SCoPEd: Upcoming Q and A

Tomorrow marks the first Q&A session that the BACP will be running on the latest iteration of the SCoPEd project. I’m disappointed as I’m unable to attend it. It’s taken until the past couple of days for spokespeople of the BACP to explain where they will be getting the questions from.

So to prepare for the session, I thought I’d look into a previous Q&A that Fiona Ballantine-Dykes did on the BACP Members’ Community Facebook Group (which is currently closed, with no suggestion when they will reopen it) in May 2019. They have since written up the responses on their website.

What concerns me about the Q&A tomorrow is that it will be a repeat of this train-wreck. Already, we know that they will be focussing on “themes” and not particular questions. This happened last year and so no one seemed to get an actual answer.

Not a

According to the SCoPEd literature and various spokespeople, the project is not a hierarchy. However I have that there are various times that there have been suggestions to the contrary. Ballantine-Dykes refers to “Entry Level 1” and “every level of entry” – this ultimately shows that it is a hierarchy with various steps and levels.

I’m looking for an answer to this tomorrow: is the SCoPED project a new hierarchy? If so, in what way? How will they redefine the headings (away from A, B and C).

Is this unfairly
balanced towards
psychoanalysis and

My overall feelings about the SCoPEd project is that it is discriminatory and excludes the humanistic school of therapy. Nothing that the BACP have said has alleviated that concern. Ballantine-Dykes argues that the “framework will be inclusive and will represent humanistic, person-centred therapy at all three levels”, but nothing I’ve seen agrees with that assertion. The language was not improved upon enough for Category B and C therapists.

I’m looking for the BACP to confirm: how do the BACP, UKCP and BPS expect humanistic therapists to slot into this framework? This includes the concept of the medical model, as psychoanalytical and behavioural therapies tend to posit the medical model as superior, whereas humanistic therapists have moved away from this. The framework language still favours the medical model, particularly at Category B and C.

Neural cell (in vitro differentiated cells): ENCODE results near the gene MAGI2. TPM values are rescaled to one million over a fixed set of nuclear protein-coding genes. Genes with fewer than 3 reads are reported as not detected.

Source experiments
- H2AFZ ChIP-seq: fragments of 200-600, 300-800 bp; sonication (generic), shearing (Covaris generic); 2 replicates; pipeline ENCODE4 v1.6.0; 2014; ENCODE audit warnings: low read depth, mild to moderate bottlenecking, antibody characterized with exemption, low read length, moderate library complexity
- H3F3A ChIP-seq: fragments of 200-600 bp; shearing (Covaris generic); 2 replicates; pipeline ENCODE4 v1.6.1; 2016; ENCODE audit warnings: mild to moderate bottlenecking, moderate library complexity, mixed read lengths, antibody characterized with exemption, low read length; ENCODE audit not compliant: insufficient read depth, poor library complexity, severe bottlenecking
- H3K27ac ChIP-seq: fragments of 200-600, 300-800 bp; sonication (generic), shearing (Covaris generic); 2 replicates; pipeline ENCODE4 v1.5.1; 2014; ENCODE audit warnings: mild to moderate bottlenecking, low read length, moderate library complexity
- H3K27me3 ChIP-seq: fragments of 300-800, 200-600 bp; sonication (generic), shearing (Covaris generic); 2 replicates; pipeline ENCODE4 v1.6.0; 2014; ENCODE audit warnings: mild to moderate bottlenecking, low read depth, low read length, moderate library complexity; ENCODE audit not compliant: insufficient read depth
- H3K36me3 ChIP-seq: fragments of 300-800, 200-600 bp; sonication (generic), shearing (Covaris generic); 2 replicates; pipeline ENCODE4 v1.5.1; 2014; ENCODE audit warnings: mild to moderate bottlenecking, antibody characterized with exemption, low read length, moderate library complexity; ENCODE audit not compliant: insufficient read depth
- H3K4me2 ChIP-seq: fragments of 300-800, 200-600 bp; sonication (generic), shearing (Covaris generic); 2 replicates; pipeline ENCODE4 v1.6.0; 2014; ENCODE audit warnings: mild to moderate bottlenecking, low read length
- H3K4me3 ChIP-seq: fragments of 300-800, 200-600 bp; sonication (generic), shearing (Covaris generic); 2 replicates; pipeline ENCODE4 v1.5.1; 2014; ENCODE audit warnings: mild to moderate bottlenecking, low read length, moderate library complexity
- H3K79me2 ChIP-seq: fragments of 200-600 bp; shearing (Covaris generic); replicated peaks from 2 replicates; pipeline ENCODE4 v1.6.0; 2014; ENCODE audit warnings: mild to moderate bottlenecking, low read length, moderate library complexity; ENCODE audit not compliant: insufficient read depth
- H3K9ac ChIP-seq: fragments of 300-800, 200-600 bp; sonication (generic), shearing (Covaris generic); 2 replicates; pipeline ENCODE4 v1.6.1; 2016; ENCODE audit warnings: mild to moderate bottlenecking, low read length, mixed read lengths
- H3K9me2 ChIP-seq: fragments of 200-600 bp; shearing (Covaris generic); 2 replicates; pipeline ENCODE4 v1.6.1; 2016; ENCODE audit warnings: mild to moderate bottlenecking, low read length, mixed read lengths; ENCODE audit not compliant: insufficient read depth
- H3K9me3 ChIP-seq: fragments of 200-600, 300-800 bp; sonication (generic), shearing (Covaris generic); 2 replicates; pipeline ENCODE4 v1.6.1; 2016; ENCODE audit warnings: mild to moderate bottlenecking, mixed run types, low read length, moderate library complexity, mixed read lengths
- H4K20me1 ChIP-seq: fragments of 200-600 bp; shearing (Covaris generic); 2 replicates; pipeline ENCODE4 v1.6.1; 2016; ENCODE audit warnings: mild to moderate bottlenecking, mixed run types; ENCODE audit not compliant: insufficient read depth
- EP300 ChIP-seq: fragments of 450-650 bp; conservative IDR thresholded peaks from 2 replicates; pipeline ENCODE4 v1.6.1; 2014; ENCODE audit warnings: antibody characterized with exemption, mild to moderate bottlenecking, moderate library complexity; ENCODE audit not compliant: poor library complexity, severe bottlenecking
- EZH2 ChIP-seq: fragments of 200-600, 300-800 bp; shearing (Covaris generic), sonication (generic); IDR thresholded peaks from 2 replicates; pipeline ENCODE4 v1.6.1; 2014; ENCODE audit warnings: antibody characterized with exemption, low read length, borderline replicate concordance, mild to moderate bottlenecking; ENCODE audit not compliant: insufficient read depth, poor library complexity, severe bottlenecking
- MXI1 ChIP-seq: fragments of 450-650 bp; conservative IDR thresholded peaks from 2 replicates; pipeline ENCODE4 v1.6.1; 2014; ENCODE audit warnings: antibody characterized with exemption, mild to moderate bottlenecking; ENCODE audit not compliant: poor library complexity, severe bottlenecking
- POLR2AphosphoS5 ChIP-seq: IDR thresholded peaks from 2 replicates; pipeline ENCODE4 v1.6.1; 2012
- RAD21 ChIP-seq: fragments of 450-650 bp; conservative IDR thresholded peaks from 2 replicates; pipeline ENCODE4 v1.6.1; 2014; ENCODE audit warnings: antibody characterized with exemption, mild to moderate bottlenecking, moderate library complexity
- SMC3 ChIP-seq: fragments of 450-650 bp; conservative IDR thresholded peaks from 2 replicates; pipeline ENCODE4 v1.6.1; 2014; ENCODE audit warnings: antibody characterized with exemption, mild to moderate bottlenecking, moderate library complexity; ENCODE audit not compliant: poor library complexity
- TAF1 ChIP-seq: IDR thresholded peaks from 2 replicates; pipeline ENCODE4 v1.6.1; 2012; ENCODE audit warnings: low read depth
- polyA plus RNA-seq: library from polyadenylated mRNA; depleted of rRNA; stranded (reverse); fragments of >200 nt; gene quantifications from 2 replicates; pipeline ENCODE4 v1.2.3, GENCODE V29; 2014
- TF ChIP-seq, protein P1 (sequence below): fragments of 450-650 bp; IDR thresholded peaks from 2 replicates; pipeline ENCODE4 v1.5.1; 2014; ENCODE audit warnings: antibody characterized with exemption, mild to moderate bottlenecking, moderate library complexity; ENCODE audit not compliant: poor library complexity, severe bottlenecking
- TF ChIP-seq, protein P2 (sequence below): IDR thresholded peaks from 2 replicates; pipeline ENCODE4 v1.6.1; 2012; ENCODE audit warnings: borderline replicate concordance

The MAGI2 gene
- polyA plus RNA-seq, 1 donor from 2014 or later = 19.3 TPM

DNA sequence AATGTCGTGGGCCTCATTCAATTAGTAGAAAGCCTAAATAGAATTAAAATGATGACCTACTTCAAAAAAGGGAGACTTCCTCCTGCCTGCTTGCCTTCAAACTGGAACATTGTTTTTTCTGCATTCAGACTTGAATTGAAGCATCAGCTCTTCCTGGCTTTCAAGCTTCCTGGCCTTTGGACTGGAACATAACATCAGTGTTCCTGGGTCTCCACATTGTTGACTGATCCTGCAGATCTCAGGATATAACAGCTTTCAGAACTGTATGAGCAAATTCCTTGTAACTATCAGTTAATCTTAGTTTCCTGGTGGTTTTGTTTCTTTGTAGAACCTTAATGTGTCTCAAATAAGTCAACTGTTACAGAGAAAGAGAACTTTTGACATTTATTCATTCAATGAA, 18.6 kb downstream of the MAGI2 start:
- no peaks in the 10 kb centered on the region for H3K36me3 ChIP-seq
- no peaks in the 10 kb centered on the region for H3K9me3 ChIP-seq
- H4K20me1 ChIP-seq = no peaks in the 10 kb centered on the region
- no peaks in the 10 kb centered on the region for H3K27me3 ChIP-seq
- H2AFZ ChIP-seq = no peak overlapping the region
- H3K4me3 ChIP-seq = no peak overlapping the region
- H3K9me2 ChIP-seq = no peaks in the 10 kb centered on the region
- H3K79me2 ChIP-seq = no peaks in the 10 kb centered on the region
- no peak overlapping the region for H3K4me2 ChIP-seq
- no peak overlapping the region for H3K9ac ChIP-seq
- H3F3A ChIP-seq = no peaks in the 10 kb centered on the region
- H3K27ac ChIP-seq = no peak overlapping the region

I feel that there is an issue to raise. Ballantine-Dykes says the following:

“If the project, with the support of the memberships, were to lead into another phase, that looked at implementing something more, we would work with members in this process.”

— Fiona Ballantine-Dykes, SCoPEd: Answers to Members’ Questions

A project such as this should not be implemented before the BACP, UKCP and BPS have clarified the key issues that have legitimately been raised. You can’t say “we’re still in the planning stage so can’t explain this thing” and then implement a framework that affects 70,000 people. That of course is creating a lot of anxiety, and over 12 months later, people are still asking the same questions.

I could go on and on, responding to every question. But I don’t have the time to do that on something that happened a year ago. Instead, I hold high hopes that the Q&A session tomorrow will alleviate some of these concerns. But if not, I guess I’ll be writing another long article!

Published by Budding Therapy

Person-Centred Counsellor

Leave a Reply

Fill in your details below or click an icon to log in: Logo

You are commenting using your account. Log Out /  Change )

Facebook photo

You are commenting using your Facebook account. Log Out /  Change )

Connecting to %s

%d bloggers like this: